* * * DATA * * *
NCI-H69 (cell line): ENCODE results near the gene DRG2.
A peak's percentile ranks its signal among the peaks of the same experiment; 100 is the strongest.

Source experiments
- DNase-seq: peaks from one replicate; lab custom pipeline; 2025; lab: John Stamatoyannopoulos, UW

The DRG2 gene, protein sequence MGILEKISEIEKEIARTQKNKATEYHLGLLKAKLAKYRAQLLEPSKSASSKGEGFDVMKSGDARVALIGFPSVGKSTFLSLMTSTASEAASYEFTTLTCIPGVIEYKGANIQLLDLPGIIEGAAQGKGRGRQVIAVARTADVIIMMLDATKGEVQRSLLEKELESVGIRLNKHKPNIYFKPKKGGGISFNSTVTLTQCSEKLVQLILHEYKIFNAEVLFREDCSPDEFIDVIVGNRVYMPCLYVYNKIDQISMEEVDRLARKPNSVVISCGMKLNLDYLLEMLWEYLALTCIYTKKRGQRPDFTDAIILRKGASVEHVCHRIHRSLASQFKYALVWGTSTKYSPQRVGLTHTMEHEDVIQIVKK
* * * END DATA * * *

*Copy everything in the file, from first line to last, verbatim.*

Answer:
NCI-H69 (cell line): ENCODE results near the gene DRG2.
A peak's percentile ranks its signal among the peaks of the same experiment; 100 is the strongest.

Source experiments
- DNase-seq: peaks from one replicate; lab custom pipeline; 2025; lab: John Stamatoyannopoulos, UW

The DRG2 gene, protein sequence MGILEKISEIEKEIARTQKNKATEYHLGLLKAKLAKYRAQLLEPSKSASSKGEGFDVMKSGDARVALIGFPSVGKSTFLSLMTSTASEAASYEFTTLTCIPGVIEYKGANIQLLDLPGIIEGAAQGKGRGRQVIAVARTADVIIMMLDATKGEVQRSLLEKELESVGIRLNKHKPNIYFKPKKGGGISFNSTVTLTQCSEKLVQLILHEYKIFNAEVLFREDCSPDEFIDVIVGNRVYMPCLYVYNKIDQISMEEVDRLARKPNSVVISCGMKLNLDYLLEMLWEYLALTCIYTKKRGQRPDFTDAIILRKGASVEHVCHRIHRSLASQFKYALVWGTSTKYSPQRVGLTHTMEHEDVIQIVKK